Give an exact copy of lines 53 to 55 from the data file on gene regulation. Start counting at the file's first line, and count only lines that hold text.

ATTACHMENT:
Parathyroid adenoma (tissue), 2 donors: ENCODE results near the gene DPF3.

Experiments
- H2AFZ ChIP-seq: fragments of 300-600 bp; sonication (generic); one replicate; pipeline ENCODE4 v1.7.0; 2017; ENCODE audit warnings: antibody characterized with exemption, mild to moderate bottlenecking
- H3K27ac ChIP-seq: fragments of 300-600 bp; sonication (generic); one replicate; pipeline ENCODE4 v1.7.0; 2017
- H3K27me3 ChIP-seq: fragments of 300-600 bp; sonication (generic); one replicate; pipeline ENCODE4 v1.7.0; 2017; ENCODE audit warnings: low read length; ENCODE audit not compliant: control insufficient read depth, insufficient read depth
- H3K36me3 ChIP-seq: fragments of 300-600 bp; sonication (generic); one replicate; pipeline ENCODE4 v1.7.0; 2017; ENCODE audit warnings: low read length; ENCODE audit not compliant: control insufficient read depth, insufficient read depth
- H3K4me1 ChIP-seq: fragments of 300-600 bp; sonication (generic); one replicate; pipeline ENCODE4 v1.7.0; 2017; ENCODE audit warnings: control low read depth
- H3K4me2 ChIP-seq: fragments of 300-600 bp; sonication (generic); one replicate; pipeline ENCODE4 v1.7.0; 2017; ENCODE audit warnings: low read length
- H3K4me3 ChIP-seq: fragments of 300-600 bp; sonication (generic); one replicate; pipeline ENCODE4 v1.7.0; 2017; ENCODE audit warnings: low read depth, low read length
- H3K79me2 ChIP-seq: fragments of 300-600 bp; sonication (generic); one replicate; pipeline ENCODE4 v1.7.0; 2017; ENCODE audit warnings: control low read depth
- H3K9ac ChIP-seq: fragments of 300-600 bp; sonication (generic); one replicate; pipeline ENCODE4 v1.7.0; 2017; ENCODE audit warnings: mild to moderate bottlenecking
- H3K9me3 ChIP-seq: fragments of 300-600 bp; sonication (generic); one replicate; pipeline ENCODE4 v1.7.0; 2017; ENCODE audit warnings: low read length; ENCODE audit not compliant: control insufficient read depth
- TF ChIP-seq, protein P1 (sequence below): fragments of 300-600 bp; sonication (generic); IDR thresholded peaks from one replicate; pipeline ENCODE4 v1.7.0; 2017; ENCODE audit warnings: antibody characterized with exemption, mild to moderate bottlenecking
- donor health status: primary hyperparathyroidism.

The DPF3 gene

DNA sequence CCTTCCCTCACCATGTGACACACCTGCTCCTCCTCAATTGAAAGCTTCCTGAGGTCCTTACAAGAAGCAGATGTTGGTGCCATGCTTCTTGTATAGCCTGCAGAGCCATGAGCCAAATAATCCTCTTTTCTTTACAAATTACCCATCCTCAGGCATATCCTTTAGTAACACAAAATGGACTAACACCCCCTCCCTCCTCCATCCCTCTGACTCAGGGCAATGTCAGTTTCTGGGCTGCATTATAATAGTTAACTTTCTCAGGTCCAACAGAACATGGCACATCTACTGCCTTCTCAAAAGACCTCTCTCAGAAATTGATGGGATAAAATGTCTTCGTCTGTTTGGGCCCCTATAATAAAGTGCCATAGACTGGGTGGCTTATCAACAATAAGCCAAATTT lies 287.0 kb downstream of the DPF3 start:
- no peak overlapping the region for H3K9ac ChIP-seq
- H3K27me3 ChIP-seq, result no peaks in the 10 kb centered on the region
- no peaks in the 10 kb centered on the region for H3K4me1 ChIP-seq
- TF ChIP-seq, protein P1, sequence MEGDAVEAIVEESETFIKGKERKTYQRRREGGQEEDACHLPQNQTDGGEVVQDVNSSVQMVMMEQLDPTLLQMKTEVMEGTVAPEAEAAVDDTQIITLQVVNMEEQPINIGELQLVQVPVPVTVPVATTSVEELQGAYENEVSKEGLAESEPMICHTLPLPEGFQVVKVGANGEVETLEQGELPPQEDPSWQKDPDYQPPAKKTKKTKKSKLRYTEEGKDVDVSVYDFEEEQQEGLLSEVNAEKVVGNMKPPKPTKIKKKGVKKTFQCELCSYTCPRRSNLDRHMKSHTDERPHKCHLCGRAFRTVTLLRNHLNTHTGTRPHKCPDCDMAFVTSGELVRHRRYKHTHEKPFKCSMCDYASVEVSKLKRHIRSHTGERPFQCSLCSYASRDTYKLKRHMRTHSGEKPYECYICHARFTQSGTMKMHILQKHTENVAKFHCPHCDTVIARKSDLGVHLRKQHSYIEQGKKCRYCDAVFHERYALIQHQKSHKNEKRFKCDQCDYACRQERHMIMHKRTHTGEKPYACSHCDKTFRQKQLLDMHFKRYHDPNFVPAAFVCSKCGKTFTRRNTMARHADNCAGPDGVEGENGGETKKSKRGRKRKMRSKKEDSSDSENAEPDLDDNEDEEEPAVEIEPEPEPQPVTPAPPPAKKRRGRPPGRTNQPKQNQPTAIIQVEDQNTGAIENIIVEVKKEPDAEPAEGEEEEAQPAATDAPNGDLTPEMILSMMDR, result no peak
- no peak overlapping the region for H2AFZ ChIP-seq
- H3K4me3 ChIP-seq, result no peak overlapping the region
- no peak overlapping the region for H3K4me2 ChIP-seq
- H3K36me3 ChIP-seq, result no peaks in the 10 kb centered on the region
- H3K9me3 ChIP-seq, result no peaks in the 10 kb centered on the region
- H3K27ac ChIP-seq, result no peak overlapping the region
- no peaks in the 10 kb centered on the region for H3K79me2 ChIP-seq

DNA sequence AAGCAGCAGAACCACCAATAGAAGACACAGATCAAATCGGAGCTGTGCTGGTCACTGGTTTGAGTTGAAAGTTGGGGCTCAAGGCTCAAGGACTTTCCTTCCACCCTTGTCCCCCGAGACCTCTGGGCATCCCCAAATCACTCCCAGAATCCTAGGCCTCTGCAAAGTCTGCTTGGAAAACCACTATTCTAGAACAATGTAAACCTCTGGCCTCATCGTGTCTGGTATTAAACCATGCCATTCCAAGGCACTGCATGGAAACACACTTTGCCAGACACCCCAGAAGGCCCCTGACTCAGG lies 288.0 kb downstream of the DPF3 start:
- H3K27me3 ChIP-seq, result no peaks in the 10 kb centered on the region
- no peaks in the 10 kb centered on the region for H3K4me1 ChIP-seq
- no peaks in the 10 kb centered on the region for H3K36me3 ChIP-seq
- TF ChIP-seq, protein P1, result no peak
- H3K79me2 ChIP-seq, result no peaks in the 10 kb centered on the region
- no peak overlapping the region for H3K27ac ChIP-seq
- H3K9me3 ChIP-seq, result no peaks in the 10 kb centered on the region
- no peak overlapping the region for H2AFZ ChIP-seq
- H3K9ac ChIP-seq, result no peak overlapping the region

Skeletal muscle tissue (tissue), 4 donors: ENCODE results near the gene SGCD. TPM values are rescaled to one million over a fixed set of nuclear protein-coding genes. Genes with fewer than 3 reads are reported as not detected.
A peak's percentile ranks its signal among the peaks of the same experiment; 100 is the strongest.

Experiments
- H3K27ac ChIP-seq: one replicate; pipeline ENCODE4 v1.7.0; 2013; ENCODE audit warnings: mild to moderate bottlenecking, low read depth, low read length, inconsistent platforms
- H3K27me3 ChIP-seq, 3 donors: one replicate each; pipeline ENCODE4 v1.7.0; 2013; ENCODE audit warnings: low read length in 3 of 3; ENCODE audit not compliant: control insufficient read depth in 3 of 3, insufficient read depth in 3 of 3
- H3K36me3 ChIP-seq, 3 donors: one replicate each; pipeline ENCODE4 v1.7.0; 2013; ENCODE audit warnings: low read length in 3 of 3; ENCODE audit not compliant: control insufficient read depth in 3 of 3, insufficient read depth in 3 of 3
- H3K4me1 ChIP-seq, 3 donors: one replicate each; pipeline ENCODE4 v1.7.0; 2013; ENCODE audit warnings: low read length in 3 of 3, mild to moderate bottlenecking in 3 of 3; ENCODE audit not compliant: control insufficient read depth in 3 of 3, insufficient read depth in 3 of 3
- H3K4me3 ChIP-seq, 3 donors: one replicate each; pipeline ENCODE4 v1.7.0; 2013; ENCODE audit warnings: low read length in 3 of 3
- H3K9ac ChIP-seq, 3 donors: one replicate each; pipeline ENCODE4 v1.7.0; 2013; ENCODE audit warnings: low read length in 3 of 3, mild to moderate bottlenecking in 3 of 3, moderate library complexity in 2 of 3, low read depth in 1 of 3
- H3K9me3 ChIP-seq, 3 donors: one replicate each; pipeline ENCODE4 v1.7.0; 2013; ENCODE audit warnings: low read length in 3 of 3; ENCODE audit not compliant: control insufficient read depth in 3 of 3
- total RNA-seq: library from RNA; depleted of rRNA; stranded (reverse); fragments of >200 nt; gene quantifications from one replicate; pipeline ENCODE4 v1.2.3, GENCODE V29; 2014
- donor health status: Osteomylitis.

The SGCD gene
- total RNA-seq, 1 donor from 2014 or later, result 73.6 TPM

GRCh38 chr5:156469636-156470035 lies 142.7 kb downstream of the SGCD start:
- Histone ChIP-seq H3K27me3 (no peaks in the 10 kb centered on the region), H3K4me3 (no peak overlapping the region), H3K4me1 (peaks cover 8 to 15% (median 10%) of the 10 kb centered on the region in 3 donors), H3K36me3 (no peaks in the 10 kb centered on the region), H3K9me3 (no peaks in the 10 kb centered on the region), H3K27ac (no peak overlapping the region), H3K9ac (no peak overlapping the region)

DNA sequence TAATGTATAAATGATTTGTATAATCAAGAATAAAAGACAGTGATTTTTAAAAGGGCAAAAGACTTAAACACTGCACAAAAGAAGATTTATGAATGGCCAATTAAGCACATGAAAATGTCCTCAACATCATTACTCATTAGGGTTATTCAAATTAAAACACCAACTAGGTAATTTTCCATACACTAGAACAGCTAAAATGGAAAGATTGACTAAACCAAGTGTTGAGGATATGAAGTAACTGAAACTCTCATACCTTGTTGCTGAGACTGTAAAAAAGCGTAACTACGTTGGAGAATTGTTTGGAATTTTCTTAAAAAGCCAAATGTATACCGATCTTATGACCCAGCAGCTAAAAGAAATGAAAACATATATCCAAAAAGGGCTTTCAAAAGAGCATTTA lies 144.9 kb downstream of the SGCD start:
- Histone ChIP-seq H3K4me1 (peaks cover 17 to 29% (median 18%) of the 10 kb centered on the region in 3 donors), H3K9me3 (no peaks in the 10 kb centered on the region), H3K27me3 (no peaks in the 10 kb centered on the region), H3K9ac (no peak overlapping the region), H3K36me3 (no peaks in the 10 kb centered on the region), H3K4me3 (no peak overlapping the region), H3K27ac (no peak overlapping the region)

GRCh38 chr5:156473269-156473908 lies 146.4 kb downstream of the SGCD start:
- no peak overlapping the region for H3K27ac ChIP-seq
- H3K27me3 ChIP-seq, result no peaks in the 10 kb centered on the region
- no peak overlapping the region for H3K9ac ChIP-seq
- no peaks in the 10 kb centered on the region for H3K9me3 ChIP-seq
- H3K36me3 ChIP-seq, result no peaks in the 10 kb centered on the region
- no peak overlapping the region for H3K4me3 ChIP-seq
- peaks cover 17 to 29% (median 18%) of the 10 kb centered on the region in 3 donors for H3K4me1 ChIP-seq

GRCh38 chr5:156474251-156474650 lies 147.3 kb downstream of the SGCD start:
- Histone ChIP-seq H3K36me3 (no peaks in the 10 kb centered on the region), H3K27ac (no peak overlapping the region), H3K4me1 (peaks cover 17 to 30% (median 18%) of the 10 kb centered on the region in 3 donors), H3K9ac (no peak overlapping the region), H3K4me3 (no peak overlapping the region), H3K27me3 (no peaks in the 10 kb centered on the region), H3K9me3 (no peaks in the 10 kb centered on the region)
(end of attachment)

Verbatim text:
- Histone ChIP-seq H3K27me3 (no peaks in the 10 kb centered on the region), H3K4me3 (no peak overlapping the region), H3K4me1 (peaks cover 8 to 15% (median 10%) of the 10 kb centered on the region in 3 donors), H3K36me3 (no peaks in the 10 kb centered on the region), H3K9me3 (no peaks in the 10 kb centered on the region), H3K27ac (no peak overlapping the region), H3K9ac (no peak overlapping the region)

DNA sequence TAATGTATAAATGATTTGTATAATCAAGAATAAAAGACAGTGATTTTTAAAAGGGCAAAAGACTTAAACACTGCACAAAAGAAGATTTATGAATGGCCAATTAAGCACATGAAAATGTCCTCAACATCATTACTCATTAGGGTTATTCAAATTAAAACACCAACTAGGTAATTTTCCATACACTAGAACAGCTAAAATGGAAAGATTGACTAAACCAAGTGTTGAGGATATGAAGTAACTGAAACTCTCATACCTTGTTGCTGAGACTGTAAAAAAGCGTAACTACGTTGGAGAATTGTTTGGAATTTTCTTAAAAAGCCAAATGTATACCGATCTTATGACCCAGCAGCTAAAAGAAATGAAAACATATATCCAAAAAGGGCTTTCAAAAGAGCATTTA lies 144.9 kb downstream of the SGCD start:
- Histone ChIP-seq H3K4me1 (peaks cover 17 to 29% (median 18%) of the 10 kb centered on the region in 3 donors), H3K9me3 (no peaks in the 10 kb centered on the region), H3K27me3 (no peaks in the 10 kb centered on the region), H3K9ac (no peak overlapping the region), H3K36me3 (no peaks in the 10 kb centered on the region), H3K4me3 (no peak overlapping the region), H3K27ac (no peak overlapping the region)